Ministers could include 'sunset clause' in vaccine passports law

Ministers could include ‘sunset clauses’ in domestic vaccine passports law to reassure Tory rebels the checks will be ‘explicitly temporary’ amid growing backlash

  • Ministers said to be considering including ‘sunset clause’ in vaccine passport law
  • Move designed to reassure Tory rebels domestic checks would be temporary 
  • Comes amid rising backlash at plans over privacy and civil liberties concerns 

Ministers could include ‘sunset clauses’ in any laws needed to underpin the use of domestic vaccine passports in a bid to reassure Tory rebels the checks would only be temporary.  

Time-limiting the legislation is said to be under consideration as Michael Gove leads a Whitehall review on how the documents could work.

A source familiar with the review told The Telegraph that ‘sunset clauses’ could be deployed in order to reinforce that the passports would be ‘explicitly temporary’. 

Mr Gove is expected to provide an update on the documents to Parliament before the end of the month. 

The Government is facing a growing backlash from its own backbenches on the issue amid concerns the passports could be used to determine access to pubs, restaurants and even non-essential shops.  

Boris Johnson is facing a growing backlash over his plans to introduce domestic vaccine passports

The Government has left the door open to the possibility of Covid Status Certification being used at pubs

Some 40 Tory MPs have said they are opposed to the domestic use of the documents while Labour and the SNP have also said they cannot support the plans as the currently stand.      

The initial findings of the Government review on so-called Covid Status Certification said the documents could have an ‘important role to play both domestically and internationally, as a temporary measure’. 

The Government ruled out using the documents to determine access to public transport or essential shops. 

But the findings said ‘it is possible that COVID-status certification could also play a role in reducing social distancing requirements in other settings which people tend to visit more frequently, for example in hospitality settings’.

Many Tory MPs support the use of the documents for international travel but are opposed to using them in everyday domestic life, warning it would create a ‘two tier’ nation.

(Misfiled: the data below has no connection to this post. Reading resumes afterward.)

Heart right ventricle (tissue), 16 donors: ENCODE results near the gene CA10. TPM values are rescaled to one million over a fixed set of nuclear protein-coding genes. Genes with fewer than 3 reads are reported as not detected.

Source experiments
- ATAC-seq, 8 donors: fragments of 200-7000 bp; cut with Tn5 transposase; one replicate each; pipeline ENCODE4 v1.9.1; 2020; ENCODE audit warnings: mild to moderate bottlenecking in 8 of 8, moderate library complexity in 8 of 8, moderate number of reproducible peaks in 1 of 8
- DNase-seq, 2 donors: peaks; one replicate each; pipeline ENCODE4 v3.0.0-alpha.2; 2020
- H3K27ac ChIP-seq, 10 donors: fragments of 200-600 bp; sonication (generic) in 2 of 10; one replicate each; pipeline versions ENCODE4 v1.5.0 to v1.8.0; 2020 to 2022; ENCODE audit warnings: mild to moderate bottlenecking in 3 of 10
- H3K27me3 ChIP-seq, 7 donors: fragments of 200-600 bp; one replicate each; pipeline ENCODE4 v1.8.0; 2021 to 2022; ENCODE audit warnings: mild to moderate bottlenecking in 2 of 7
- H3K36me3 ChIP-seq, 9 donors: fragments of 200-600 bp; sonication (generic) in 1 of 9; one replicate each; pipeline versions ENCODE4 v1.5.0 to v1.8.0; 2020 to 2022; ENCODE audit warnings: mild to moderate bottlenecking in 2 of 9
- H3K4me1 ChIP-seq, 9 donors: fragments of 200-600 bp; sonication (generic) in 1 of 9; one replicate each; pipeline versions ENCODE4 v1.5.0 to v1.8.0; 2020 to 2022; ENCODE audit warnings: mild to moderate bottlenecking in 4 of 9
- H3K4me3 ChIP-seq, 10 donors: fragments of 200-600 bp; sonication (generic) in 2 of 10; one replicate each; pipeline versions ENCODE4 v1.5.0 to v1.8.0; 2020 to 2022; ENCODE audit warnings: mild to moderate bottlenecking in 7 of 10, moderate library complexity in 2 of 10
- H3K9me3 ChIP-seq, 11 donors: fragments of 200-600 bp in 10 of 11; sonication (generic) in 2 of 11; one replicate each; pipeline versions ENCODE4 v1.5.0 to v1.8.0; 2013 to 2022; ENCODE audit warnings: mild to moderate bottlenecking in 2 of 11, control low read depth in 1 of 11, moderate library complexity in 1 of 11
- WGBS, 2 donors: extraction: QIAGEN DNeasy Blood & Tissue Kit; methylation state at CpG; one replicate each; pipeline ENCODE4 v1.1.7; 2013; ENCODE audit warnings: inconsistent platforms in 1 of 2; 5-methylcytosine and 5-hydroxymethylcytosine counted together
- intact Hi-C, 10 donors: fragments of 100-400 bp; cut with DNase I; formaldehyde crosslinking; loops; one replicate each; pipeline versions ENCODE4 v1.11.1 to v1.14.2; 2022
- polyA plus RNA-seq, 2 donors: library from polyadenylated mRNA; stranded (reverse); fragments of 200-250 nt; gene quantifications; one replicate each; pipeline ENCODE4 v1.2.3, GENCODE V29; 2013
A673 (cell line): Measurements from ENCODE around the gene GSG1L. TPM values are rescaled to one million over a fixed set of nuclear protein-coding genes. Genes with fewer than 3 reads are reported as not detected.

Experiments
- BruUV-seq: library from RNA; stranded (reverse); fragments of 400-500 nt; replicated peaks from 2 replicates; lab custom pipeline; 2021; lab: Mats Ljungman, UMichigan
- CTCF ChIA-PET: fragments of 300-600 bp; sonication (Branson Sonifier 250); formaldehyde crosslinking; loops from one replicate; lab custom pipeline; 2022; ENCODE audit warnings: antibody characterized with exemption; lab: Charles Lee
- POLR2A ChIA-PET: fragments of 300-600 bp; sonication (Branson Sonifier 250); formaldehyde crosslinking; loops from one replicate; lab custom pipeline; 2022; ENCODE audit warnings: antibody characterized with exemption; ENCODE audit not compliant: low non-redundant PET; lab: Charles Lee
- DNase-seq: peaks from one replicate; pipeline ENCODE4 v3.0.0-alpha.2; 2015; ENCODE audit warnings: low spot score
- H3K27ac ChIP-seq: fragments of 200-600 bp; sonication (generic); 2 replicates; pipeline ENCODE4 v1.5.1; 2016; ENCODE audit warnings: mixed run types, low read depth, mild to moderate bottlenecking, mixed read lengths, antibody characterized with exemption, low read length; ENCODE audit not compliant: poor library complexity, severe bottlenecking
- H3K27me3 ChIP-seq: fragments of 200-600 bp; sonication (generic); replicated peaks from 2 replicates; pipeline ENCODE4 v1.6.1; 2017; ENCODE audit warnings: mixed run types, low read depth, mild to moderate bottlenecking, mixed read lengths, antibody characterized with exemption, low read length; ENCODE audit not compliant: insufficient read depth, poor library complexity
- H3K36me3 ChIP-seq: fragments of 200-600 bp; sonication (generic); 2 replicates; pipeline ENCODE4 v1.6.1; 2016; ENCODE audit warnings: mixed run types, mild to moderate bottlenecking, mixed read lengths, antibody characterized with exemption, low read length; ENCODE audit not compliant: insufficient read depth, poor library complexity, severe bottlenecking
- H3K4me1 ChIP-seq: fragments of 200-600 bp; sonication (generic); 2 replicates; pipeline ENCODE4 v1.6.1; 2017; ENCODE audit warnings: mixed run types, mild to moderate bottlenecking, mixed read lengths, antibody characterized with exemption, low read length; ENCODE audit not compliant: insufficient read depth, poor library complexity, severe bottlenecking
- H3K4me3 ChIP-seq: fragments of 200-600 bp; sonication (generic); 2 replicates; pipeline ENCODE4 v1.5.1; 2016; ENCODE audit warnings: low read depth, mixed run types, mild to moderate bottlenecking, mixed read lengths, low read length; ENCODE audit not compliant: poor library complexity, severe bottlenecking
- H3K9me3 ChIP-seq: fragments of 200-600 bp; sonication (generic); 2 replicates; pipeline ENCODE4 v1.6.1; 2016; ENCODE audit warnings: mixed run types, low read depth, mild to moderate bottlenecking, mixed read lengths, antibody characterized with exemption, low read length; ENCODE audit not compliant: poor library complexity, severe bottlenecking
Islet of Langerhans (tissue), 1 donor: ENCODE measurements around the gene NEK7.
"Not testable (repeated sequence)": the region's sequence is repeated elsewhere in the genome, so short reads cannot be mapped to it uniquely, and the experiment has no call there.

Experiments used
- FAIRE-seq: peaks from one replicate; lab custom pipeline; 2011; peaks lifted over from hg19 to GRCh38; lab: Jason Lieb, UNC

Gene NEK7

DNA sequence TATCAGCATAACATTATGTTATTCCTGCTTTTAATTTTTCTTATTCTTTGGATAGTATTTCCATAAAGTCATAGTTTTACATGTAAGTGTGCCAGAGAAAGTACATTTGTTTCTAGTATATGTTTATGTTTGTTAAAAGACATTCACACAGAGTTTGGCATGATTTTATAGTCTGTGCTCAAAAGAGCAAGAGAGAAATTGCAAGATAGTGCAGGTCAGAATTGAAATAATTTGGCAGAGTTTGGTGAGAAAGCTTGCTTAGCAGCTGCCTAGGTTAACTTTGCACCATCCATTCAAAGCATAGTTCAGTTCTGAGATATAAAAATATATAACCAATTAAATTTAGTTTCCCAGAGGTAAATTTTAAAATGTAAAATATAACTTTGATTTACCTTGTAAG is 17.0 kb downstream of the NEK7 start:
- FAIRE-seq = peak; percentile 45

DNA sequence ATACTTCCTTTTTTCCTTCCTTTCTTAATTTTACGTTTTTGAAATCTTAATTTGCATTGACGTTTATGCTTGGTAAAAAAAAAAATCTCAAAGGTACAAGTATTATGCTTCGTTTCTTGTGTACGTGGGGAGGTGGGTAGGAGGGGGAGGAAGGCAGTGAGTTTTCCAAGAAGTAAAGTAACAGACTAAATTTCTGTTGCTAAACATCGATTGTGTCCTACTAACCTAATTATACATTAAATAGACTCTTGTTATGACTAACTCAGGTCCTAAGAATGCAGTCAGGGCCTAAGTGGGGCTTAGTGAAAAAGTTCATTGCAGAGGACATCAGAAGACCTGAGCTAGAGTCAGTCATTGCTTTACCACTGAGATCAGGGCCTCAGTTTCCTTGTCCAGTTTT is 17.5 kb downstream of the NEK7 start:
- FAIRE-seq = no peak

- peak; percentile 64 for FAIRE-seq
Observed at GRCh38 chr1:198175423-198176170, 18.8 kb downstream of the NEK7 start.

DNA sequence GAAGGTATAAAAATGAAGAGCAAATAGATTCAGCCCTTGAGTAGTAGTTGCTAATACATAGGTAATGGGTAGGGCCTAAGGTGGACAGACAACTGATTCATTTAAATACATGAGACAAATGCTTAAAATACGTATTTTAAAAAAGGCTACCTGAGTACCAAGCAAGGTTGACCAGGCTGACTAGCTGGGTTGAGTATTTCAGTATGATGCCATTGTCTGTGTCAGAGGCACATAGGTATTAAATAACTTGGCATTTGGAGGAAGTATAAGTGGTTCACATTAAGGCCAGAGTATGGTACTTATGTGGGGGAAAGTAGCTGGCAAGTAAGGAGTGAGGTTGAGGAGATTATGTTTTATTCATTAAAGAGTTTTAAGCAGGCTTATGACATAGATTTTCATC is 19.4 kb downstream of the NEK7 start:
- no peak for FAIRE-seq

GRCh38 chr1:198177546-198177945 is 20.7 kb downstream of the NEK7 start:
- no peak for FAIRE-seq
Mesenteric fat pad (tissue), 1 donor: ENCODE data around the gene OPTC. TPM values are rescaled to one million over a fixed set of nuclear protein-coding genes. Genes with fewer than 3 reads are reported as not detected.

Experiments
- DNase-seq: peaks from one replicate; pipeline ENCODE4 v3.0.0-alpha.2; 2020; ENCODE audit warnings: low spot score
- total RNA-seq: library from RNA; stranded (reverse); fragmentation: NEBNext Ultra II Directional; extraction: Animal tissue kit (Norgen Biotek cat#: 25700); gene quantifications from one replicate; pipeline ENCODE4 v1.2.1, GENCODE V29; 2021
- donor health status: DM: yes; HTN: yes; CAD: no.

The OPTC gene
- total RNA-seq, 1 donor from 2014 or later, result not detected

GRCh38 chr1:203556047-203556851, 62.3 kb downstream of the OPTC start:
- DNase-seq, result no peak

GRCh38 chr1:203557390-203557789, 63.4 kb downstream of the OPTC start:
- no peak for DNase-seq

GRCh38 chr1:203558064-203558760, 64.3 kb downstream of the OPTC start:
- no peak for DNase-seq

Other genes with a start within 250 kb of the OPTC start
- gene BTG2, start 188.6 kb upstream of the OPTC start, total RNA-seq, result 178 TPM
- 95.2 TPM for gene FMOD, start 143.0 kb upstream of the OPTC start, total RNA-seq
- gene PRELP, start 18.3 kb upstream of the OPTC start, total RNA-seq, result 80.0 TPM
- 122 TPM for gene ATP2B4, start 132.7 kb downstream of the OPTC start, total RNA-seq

Boris Johnson yesterday defended his plans as he said it is ‘responsible’ for the Government to consider how best to safely reopen society and ‘we will look at all possibilities’.

He stressed that no documentation will be needed to access shops, pubs and restaurants in England on April 12 or May 17 – the next steps on his lockdown exit roadmap.

He said: ‘But clearly, it is going to be responsible for any government to look at the possibility of making sure that we can continue to open up all sectors of the economy in a safe way down the rest of this year and, you know, we will look at all possibilities.

‘But I have absolutely no doubt that we will continue with the road map that we set out in a safe and secure way, but nobody should think that there’s any need for certificates of any kind either on April 12 or May 17.’ 

Sir Keir Starmer said the PM’s plans for the domestic use of the documents are ‘a complete mess’ and Labour is unable to support them ‘in their current form’.

The combination of Labour and SNP opposition and a 40-strong Tory rebellion has prompted speculation that Mr Johnson could lose a vote on the issue in the House of Commons. 

The Government has said the documents would consist of a mix of vaccination, testing and immunity data.  

The system will be trialled at a series of events pilots in the coming weeks but they will initially only check testing data.     

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